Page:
SAN management via virtual disk blocks

Compellent alters the SAN value proposition by restructuring storage virtualization to start at the data block.

By Jack Fegreus

Neither Moore’s Law-processing price/performance doubles every 18 months-nor Shugart’s Law-magnetic storage price/bit halves every 18 months-shows any sign of being repealed in the foreseeable future. Meanwhile, IT budgets for capital and operational expenses are experiencing a modest 3% overall growth, leaving IT administrators to leverage Moore’s and Shugart’s Laws to gain operational cost savings.

Storage is often a key resource targeted for cost cutting. To successfully wring out cost savings, it’s imperative that application workloads be separated from infrastructure resources through virtualization. That’s the only way to minimize the risk of negatively impacting mission-critical applications, while optimizing the underlying infrastructure.

For storage, the process of separating a logical representation of a resource from its physical implementation starts with the adoption of a SAN, which is necessary to turn storage into a self-managing resource that scales without disruption. A SAN is far from sufficient, however, to guarantee success. Given that the Gartner IT consulting firm estimates that storage is 3x to 5x more costly per gigabyte to manage than to acquire, the easy way to garner the required cost savings is to reduce management costs by making significant changes in the way that storage is managed.

This is particularly important when dealing with structured and semi-structured data on which applications such as ERP and e-mail are built. These key production systems have inherent scalability and performance limitations that require both optimally configured storage and optimally organized data. Automating either optimization process has the potential to generate substantial management savings.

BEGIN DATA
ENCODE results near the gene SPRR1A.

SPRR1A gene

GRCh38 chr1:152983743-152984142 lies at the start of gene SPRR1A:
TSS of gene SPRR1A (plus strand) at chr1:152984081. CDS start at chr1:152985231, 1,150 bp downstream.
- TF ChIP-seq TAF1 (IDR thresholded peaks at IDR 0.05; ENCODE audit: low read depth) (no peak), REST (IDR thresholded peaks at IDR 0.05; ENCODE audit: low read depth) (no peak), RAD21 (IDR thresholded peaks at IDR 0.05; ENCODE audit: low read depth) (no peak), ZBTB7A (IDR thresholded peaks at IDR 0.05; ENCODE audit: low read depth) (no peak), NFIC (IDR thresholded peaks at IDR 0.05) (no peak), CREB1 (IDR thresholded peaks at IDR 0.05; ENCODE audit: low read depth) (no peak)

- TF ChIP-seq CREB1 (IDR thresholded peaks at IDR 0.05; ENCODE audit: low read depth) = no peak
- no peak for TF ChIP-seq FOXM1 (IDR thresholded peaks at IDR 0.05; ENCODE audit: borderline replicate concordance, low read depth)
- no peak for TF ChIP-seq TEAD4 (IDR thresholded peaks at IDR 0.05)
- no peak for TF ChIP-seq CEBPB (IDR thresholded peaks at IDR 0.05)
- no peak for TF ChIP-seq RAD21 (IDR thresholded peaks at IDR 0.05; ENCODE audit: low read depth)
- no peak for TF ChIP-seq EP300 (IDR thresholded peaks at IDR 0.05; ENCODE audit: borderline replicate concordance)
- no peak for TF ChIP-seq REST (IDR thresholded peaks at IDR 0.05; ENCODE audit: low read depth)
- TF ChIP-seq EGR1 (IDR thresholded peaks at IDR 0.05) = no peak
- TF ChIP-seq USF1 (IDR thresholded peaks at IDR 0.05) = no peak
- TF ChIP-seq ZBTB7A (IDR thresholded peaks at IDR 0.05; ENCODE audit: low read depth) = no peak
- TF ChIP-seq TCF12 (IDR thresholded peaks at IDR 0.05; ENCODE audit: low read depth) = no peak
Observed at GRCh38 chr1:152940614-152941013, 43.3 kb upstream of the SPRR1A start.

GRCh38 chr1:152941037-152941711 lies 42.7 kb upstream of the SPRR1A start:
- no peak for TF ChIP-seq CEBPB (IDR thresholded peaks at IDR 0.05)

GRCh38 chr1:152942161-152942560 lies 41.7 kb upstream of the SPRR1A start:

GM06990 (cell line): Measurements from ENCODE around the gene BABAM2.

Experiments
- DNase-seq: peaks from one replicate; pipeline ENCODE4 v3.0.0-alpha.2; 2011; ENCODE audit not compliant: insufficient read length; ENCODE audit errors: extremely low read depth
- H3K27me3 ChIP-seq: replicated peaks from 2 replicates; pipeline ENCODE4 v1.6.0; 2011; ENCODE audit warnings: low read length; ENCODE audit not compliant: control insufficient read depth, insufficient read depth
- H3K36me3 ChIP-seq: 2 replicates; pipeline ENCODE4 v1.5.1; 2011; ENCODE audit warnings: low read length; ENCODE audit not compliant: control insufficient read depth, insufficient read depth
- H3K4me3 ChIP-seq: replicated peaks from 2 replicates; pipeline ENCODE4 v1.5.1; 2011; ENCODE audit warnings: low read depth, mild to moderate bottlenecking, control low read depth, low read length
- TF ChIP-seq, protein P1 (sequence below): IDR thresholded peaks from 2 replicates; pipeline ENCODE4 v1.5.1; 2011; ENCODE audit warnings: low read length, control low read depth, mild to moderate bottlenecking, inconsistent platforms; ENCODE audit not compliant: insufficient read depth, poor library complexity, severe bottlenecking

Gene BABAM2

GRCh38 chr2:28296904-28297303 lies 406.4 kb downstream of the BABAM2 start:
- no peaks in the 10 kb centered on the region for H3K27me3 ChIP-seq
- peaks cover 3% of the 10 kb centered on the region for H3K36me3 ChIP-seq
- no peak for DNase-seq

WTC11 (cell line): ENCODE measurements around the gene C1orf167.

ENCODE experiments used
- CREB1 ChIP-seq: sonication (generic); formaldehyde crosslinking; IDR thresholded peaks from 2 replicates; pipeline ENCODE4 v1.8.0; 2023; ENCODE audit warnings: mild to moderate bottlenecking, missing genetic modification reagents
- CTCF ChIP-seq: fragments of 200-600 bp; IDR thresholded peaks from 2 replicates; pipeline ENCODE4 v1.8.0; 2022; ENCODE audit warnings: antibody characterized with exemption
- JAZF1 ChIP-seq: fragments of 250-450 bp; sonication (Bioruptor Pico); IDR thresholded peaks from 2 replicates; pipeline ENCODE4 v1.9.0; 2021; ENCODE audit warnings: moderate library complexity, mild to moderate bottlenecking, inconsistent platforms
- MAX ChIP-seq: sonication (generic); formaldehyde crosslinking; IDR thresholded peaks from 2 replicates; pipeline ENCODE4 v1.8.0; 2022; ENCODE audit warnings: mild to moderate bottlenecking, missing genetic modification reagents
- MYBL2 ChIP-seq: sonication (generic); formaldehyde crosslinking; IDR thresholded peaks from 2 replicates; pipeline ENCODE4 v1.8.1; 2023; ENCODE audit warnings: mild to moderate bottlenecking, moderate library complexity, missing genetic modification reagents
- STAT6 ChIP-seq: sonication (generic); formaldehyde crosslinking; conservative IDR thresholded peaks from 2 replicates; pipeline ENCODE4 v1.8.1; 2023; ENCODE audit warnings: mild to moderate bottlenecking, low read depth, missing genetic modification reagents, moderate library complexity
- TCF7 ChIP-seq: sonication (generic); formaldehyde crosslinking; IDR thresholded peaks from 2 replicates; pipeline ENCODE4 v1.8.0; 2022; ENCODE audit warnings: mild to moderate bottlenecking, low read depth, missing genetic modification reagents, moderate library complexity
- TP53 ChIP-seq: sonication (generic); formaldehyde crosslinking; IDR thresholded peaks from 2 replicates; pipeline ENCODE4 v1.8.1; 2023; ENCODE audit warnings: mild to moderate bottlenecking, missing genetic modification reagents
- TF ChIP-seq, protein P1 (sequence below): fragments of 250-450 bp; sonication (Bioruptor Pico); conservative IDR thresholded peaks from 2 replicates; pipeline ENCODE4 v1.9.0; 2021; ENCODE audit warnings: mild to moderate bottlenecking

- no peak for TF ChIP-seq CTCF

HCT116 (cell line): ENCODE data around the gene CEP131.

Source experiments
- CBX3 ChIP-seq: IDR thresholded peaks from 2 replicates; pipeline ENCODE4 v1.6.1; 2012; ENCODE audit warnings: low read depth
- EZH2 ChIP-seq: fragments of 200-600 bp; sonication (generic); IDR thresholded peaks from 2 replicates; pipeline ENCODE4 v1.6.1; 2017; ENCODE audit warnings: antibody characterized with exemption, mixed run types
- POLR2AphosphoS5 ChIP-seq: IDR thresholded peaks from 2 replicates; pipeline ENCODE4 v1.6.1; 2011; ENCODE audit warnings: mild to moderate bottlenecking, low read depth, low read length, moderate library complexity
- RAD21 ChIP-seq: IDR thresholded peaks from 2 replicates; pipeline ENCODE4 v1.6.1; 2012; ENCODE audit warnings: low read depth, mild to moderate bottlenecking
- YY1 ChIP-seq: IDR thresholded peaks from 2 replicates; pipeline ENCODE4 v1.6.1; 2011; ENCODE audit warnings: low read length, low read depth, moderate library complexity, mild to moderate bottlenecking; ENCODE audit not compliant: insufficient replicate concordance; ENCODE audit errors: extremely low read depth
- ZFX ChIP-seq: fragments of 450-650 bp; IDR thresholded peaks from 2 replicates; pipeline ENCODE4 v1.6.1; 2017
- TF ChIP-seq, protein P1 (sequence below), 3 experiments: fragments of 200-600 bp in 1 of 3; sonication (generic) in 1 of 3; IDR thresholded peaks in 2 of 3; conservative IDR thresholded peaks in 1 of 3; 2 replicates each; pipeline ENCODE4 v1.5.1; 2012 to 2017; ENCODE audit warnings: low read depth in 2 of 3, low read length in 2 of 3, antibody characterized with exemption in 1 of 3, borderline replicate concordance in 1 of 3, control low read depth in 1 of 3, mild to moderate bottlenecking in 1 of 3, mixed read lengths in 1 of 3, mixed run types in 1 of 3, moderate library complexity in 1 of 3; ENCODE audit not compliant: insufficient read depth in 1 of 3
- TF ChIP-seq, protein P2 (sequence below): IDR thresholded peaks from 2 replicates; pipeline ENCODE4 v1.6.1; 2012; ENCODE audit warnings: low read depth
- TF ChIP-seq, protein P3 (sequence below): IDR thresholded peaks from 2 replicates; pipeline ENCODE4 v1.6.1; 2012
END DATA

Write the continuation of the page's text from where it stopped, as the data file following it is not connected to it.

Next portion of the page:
Getting to that level of automated storage management has required running a sophisticated and costly information lifecycle management (ILM) application on top of the SAN. To eliminate the need for separate ILM software and create a SAN environment with a high level of automated storage management, Compellent has radically restructured the way storage is virtualized in a SAN. While traditional SAN software virtualizes storage based on disk partitions, Compellent’s Storage Center virtualizes storage based on disk blocks.

When we ran a file I/O benchmark on a logical RAID volume, I/O requests were distributed by the SAN software evenly across all of the disks in the enclosure.
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Unlike most intelligent SAN storage arrays, the Storage Center is sold as a complete modular SAN solution and not as a single component. The reason for this is rooted in the product’s value proposition. The Storage Center significantly reduces SAN total cost of ownership by obliterating a surprising number of storage management issues and tasks. To achieve this goal, Compellent seized upon the notion of virtualizing the most fundamental element of storage: the data block.

All SAN virtualization software presents host systems with virtualized logical disks. With traditional SAN software, that process starts with a SAN administrator combining physical disks into RAID volumes, partitioning those volumes, and then virtualizing the partitions into logical disks. Driving all of the rich functionality of the Compellent software, however, is the sophisticated construct of a Dynamic Block Architecture. Using the Storage Center, virtualization does not begin at the level of a partition, but at the level of a logical block.

All of the disk blocks associated with all of the drives within a SAN are abstracted into a logical space of storage blocks, which can be larger than the physical space. Compellent accomplishes this feat through the aid of a rich collection of metadata. Each logical disk block is associated with a collection of tags that represent notions that are normally associated with file-level and volume-level data constructs.